|Publication number||US5473112 A|
|Application number||US 08/120,622|
|Publication date||Dec 5, 1995|
|Filing date||Sep 13, 1993|
|Priority date||Sep 13, 1993|
|Publication number||08120622, 120622, US 5473112 A, US 5473112A, US-A-5473112, US5473112 A, US5473112A|
|Inventors||Bryan C. Doi|
|Original Assignee||Vlsi Technology, Inc.|
|Export Citation||BiBTeX, EndNote, RefMan|
|Patent Citations (14), Referenced by (11), Classifications (11), Legal Events (6)|
|External Links: USPTO, USPTO Assignment, Espacenet|
The present invention concerns the use of shielding of critical signal lines within circuitry in order to protect against reverse engineering.
A considerable amount of engineering time and expense is required to develop sophisticated devices. Rather than make this investment, some elect to limit costs by reverse-engineering existing designs. It is desirable for those making a significant investment in an original design to make it more difficult to reverse-engineer a product.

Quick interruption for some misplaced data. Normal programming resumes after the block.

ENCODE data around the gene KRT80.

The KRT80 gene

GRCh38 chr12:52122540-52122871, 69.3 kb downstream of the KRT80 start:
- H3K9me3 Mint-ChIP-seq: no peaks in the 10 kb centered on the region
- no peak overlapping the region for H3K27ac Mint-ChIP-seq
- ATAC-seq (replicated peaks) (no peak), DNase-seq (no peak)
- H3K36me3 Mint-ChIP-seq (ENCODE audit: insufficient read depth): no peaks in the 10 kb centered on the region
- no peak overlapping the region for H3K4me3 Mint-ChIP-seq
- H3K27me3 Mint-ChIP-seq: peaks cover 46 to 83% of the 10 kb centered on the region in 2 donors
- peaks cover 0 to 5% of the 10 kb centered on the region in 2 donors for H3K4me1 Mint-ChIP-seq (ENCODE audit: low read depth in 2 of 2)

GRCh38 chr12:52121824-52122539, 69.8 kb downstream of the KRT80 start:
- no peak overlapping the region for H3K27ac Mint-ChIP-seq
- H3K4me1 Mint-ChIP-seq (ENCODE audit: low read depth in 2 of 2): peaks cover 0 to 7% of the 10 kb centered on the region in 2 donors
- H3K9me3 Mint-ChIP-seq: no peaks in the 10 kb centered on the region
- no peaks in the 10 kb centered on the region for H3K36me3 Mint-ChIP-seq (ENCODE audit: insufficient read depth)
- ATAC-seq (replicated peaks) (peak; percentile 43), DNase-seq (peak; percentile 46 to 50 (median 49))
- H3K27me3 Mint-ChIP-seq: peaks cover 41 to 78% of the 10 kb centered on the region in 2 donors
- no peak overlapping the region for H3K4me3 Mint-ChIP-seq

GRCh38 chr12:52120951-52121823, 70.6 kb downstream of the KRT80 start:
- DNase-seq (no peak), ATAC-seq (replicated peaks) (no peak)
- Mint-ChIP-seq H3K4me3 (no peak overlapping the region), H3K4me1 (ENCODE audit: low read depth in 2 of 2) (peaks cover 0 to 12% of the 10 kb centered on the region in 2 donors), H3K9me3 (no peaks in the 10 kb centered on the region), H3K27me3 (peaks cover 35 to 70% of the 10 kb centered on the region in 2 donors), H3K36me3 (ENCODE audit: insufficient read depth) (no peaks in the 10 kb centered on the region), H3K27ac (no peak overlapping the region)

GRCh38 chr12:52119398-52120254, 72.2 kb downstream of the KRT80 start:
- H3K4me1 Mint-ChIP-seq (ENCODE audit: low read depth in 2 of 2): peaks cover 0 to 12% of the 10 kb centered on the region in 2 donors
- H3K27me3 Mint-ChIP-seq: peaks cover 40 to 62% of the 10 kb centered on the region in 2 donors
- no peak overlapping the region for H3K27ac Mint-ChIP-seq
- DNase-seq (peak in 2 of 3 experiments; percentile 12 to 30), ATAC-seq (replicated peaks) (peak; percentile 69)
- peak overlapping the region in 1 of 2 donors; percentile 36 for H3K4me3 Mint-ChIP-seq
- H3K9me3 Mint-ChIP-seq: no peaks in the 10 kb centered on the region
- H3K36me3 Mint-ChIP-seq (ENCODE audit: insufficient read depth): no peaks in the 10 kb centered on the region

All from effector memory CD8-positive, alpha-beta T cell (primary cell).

Various techniques exist by which logic within a circuit may be disguised so that it is difficult to visually detect logic design. However, the ability to reverse-engineering designs using electrical monitoring and modification of circuits has been aided by such advances in technology as electron beam probing and ion milling.
In accordance with the preferred embodiment of the present invention, a method is used to shield a data line in a first metal layer from electrical probe. A first shielding line is placed directly over the data line. The first shielding line is within a second metal layer which is above the first metal layer. In the preferred embodiment, a second shielding line is placed on a first side of the data line. The second shielding line is in the first metal layer. Also, a third shielding line is placed on a second side of the data line. The third shielding line is also in the first metal layer. Also in the preferred embodiment, the first shielding line, the second shielding line and the third shielding line are all connected to Vss.